Digital Soundings: Expanding Digital Networks and Scholarship at UNCW is a seminar series designed to foster and build on interdisciplinary research success at UNCW by providing faculty with opportunities to participate in hands-on workshops, collaborative working groups, and lectures with leading practitioners in the fields of computational text analysis and data visualization. To learn more about the seminar series, please see the information below.
Digital Soundings is supported by funding from the Office of the Associate Provost for Research and Innovation's Interdisciplinary Research Seminar Series (IRSS) grant program and is co-sponsored by the College of Arts and Sciences and Randall Library. The project team includes co-PIs Kemille Moore, Ashley Knox, Jennifer Lozano, and John Knox and faculty partners Gene Felice, Mark Lammers, Brittany Morago, and Jeremy Tirrell. You can read the full IRSS proposal narrative here.
The Boundaries of Digital Humanities - Paul Fyfe (NCSU)
This talk considers the boundary trouble of digital humanities—specifically, who recognizes, misrecognizes, or doesn’t recognize the field. These disagreements arise at the moment digital humanities gets defined and institutionalized. A better approach might be to think about DH instead as a “boundary object” in which different groups can work together even in the absence of consensus. In this context, I share lessons learned from my own experiences implementing DH at NC State. Ultimately, seeing DH as a boundary object may help to imagine its institutional success in terms of interdisciplinarity, collaboration, and curricula.
There will be a virtual, synchronous Q&A event with Paul Fyfe in November. Information about this event will be shared closer to the time of the event.
The working groups are designed to foster collaborations that lead to scholarly publications, proposals for external funding, and other forms of scholarship that build on the research activity of faculty in the areas of computational text analysis and data visualization. The groups are informal and will be active throughout the 2020-21 academic year. The groups will be facilitated primarily via Microsoft Teams. If you're interested in participating in a working group, please email a member of the project team listed above.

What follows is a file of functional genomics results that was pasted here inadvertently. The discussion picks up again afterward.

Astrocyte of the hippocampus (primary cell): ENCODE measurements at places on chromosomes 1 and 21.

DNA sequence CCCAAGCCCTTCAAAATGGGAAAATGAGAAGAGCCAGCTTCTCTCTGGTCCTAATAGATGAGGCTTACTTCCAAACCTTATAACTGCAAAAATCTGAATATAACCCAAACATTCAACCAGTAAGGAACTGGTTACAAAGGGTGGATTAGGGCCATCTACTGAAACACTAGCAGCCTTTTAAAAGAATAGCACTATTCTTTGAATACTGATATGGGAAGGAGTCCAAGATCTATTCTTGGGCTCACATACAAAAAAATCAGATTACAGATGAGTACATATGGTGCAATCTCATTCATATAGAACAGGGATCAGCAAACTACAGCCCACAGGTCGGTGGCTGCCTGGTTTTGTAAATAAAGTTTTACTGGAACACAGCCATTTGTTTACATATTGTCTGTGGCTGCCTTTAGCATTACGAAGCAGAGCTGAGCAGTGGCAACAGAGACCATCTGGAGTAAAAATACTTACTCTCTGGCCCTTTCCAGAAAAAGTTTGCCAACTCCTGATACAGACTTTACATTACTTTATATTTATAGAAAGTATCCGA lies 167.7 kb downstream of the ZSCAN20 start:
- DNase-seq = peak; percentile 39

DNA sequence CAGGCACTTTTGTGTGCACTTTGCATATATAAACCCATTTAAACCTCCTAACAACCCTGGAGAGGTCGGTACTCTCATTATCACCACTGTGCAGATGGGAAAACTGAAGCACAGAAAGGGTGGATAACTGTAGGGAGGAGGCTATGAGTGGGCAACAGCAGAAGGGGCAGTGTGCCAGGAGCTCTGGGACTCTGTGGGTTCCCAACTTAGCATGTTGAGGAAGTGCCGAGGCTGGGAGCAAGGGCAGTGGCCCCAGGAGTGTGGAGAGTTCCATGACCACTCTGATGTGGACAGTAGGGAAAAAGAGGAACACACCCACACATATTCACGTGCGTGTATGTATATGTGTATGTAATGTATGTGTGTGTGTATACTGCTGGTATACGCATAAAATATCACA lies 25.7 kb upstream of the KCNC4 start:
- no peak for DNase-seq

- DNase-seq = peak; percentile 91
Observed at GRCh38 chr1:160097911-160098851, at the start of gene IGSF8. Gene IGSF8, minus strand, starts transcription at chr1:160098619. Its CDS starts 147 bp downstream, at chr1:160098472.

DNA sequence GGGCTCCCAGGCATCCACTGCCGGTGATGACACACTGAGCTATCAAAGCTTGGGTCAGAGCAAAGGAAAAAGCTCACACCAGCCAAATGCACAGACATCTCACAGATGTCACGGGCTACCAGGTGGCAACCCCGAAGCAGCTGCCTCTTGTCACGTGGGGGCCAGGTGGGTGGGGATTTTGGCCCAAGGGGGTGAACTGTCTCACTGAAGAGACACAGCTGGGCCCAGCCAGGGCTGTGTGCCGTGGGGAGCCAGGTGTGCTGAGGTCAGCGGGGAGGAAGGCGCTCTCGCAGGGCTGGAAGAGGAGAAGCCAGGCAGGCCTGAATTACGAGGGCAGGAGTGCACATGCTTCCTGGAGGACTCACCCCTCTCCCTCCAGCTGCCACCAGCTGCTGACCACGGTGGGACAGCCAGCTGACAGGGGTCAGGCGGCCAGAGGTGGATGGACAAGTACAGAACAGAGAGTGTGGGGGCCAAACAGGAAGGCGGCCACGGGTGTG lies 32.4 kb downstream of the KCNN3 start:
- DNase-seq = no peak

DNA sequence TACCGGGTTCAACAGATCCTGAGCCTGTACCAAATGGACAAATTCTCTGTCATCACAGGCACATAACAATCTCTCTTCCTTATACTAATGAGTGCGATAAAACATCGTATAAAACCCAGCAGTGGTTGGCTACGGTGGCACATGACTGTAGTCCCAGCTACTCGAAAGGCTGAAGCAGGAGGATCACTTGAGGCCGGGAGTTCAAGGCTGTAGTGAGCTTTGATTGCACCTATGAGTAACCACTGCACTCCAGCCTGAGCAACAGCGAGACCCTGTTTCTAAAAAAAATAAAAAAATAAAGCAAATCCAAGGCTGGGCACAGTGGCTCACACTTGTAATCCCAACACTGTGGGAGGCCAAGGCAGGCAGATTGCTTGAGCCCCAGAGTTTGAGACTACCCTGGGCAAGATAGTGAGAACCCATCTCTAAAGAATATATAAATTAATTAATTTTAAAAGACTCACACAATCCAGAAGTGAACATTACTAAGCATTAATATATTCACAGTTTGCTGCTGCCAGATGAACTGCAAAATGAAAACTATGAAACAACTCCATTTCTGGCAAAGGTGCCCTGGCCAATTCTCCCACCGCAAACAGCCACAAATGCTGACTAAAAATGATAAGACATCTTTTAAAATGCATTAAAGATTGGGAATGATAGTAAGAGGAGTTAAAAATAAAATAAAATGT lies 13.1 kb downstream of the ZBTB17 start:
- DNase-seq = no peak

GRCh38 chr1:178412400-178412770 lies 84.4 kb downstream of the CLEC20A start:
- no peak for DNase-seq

Each workshop will provide faculty with opportunities to explore, learn, and expand their use of tools and techniques to further their research through a combination of virtual, synchronous instructional sessions and asynchronous, independent exercises.
Introduction to Computational Text Analysis - Nathan Kelber (JSTOR Labs)
This workshop will introduce participants to text analysis with Python using Jupyter Notebooks. The workshop will introduce and demonstrate methods such as word frequency, significant terms, and topic modeling. Not sure if computational text analysis is for you? Check out this FAQ resource from JSTOR Labs to learn more about the ways computational text analysis can further your research.
The workshop will consist of four synchronous instructional sessions via Zoom and independent exercises. The workshop is open to all UNCW faculty, and no prior knowledge or experience is necessary. Registration is capped at 15 participants and is open on a first come, first served basis. Registration opens on Tuesday, September 15, 2020. We will contact you once registration has closed with more information.
To register, complete this online form.
- Session #1: Monday, October 5, 2:00-3:30 pm
- Session #2: Monday, October 12, 2:00-3:30 pm
- Session #3: Monday, October 19, 2:00-3:30 pm
- Session #4: Monday, October 26, 2:00-3:30 pm
Introduction to Data Visualization - Fiene Leunissen (Duke)
This workshop will introduce participants to data visualization using Tableau. The workshop will consist of synchronous instructional sessions via Zoom and independent exercises. The workshop is open to all UNCW faculty, and no prior knowledge or experience is necessary. Please check back in January 2021 for registration information.
Introduction to Digital Mapping - Jeff Essic and Walt Gurley (NCSU)
This workshop will introduce participants to geospatial data and digital mapping using ArcGIS software and ESRI Story Maps. The workshop will consist of synchronous instructional sessions via Zoom and independent exercises. The workshop is open to all UNCW faculty, and no prior knowledge or experience is necessary. Please check back in January 2021 for registration information.